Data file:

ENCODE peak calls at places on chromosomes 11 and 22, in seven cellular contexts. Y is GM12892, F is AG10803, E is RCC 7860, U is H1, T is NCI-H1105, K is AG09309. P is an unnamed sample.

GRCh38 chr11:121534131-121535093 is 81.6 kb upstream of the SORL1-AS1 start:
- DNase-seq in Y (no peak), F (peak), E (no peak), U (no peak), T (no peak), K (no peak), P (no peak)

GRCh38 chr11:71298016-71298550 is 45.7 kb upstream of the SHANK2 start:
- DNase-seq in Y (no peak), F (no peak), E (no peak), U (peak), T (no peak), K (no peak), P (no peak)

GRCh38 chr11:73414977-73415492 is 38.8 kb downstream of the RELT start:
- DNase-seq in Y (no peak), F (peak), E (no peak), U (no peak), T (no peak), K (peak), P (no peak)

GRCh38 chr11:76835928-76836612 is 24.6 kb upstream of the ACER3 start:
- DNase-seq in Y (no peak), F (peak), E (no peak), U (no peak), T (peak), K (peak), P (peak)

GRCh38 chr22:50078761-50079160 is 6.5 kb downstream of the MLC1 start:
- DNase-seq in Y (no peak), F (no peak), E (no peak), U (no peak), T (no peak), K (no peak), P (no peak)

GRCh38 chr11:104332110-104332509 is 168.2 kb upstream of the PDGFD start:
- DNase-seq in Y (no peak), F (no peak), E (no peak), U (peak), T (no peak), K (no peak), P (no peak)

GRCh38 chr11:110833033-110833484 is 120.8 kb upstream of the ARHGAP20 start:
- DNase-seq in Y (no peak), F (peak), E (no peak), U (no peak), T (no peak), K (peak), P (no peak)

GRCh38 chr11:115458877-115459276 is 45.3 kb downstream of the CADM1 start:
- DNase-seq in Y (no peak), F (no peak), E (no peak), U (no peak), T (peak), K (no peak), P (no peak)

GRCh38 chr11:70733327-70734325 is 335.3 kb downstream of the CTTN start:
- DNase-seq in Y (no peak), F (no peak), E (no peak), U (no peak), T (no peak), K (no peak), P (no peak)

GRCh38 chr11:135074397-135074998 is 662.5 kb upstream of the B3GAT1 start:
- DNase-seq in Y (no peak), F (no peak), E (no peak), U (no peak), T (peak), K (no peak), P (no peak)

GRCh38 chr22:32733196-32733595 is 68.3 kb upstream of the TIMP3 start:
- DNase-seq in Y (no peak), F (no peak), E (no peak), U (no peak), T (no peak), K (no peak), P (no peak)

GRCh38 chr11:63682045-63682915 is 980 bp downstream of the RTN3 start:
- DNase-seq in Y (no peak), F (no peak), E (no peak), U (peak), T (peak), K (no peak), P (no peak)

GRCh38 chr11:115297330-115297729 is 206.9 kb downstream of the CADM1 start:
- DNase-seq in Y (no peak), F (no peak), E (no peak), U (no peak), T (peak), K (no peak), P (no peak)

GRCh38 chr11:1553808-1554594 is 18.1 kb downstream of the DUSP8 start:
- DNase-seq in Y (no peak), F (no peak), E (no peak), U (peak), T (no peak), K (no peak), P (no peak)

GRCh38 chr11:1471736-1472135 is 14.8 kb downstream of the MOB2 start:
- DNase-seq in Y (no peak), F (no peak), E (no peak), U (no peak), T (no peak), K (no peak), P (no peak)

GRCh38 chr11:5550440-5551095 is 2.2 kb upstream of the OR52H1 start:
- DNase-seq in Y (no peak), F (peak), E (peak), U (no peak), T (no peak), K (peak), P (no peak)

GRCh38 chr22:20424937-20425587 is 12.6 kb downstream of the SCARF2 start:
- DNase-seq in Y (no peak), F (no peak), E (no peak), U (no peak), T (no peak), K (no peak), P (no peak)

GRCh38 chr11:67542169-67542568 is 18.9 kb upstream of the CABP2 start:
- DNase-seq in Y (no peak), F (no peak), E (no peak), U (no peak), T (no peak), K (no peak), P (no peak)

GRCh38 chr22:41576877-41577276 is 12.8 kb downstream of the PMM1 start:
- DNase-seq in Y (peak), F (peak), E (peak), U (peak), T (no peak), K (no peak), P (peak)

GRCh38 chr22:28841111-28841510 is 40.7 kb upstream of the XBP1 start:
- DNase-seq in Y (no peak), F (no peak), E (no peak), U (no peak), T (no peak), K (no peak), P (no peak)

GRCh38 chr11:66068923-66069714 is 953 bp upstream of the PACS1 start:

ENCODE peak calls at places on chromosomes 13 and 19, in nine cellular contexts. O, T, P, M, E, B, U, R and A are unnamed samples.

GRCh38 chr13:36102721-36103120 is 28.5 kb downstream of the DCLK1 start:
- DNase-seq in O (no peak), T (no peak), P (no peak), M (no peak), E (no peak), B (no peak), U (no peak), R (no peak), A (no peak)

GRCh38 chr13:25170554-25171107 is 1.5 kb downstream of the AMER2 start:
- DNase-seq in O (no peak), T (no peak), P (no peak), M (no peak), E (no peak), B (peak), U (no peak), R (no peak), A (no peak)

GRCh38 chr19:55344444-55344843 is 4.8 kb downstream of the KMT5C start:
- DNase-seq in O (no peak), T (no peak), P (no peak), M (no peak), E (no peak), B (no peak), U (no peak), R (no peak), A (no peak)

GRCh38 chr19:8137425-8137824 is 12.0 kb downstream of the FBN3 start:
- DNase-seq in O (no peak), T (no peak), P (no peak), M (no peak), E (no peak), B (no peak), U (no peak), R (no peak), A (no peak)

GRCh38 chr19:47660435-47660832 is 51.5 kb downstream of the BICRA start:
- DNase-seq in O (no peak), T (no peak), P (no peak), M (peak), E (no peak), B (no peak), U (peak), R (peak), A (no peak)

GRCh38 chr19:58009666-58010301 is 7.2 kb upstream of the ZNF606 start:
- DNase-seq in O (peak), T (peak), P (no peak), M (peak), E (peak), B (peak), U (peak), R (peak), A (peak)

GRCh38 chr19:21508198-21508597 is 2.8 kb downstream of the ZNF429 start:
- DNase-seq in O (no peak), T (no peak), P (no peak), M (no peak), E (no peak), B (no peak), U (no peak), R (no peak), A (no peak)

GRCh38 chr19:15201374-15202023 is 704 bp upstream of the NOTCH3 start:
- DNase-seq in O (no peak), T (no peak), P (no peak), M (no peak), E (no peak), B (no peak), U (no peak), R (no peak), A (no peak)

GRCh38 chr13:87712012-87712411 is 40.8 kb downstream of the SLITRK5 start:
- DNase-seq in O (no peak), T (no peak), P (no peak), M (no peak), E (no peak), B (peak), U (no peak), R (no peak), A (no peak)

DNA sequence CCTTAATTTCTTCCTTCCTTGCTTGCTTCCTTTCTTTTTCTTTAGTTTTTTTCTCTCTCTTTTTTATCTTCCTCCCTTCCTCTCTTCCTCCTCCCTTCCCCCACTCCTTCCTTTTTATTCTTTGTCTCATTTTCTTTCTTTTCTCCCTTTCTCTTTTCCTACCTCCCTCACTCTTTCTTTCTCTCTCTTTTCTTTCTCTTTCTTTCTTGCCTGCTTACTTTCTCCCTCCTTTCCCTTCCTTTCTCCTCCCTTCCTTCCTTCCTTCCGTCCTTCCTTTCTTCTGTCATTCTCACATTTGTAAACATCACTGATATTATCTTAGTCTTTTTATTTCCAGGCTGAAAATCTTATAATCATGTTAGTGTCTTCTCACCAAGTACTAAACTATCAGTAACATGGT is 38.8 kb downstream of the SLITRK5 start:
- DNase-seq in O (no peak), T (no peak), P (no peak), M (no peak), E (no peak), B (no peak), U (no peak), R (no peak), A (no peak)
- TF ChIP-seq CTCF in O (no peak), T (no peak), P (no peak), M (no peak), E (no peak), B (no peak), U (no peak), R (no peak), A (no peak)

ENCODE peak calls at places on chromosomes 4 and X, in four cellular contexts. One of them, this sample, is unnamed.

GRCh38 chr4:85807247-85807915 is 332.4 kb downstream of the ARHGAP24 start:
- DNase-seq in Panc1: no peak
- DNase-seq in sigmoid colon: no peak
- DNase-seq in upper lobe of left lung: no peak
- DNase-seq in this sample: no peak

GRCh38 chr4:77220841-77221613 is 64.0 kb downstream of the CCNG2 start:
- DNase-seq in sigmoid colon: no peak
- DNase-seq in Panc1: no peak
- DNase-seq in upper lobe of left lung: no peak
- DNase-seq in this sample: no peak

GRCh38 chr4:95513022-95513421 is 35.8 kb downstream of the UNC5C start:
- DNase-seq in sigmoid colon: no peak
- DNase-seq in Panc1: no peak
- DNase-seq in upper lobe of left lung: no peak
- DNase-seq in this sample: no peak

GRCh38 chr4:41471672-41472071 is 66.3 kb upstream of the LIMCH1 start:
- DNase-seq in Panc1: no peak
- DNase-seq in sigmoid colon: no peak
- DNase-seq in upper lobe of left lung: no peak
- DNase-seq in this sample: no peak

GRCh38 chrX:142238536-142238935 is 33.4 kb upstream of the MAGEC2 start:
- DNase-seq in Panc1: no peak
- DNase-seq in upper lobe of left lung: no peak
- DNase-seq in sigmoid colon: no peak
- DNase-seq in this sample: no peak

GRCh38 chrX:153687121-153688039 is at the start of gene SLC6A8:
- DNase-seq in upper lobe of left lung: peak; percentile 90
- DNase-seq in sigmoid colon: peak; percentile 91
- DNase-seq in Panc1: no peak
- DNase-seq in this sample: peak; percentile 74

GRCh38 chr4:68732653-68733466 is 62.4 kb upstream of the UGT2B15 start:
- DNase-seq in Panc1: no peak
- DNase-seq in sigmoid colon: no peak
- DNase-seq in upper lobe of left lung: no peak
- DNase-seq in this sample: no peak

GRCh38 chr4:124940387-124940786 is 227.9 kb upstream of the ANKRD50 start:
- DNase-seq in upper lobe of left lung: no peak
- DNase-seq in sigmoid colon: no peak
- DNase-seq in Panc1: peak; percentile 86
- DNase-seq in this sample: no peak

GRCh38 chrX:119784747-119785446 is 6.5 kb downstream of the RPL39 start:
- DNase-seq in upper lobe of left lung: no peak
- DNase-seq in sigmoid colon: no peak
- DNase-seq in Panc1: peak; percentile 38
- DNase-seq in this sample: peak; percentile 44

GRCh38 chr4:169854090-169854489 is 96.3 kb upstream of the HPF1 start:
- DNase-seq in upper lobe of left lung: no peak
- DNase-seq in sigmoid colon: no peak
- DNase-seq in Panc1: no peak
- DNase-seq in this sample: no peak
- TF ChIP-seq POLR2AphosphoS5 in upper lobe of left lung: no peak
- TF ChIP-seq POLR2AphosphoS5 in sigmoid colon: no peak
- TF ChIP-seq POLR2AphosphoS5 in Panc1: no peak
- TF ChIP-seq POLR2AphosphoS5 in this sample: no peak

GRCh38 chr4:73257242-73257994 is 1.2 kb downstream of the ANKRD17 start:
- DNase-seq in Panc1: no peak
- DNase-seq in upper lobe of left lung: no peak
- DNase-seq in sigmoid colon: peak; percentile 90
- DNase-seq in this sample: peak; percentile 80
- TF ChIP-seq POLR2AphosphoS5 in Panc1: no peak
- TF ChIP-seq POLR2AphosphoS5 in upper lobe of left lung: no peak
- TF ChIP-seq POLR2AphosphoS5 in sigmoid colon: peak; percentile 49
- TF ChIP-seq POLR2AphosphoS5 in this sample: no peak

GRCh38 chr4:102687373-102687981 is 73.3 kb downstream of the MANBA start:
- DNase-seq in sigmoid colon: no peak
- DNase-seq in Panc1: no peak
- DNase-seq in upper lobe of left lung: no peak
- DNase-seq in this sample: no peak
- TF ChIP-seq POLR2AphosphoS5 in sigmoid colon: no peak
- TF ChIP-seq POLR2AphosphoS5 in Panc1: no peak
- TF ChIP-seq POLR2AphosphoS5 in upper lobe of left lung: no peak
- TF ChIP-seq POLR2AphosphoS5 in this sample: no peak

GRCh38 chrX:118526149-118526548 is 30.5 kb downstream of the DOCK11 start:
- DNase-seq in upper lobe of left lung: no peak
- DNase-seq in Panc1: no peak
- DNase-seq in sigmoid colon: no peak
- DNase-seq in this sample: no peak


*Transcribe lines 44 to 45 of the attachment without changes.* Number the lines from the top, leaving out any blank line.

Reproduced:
GRCh38 chr13:36102721-36103120 is 28.5 kb downstream of the DCLK1 start:
- DNase-seq in O (no peak), T (no peak), P (no peak), M (no peak), E (no peak), B (no peak), U (no peak), R (no peak), A (no peak)